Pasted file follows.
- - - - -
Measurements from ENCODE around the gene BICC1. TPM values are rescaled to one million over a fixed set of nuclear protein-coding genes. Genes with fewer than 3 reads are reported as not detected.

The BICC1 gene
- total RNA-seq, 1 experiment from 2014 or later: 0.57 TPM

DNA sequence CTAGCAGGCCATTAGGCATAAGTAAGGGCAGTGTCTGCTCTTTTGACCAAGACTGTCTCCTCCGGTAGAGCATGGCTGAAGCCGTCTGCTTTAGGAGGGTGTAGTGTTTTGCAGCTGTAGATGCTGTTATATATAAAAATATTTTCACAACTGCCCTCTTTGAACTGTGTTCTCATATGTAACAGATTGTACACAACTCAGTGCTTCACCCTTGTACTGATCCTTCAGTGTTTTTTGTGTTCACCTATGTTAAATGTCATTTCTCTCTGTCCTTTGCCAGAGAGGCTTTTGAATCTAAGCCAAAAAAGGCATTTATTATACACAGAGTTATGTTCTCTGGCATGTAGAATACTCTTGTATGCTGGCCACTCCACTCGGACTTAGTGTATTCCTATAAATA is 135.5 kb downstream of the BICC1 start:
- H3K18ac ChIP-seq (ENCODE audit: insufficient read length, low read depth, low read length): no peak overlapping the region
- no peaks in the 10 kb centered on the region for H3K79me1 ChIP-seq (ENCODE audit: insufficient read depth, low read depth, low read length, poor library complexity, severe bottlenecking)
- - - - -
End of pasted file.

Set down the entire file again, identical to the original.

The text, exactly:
Measurements from ENCODE around the gene BICC1. TPM values are rescaled to one million over a fixed set of nuclear protein-coding genes. Genes with fewer than 3 reads are reported as not detected.

The BICC1 gene
- total RNA-seq, 1 experiment from 2014 or later: 0.57 TPM

DNA sequence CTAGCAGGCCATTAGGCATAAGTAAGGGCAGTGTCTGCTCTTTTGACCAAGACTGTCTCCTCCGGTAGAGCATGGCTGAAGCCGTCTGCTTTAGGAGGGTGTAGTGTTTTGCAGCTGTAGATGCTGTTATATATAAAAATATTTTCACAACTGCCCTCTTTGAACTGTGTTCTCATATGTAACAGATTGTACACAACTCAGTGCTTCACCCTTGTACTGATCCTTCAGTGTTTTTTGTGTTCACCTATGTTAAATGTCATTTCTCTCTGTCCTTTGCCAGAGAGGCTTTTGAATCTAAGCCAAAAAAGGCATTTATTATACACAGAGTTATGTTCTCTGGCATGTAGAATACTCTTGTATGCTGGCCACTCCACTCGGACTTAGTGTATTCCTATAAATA is 135.5 kb downstream of the BICC1 start:
- H3K18ac ChIP-seq (ENCODE audit: insufficient read length, low read depth, low read length): no peak overlapping the region
- no peaks in the 10 kb centered on the region for H3K79me1 ChIP-seq (ENCODE audit: insufficient read depth, low read depth, low read length, poor library complexity, severe bottlenecking)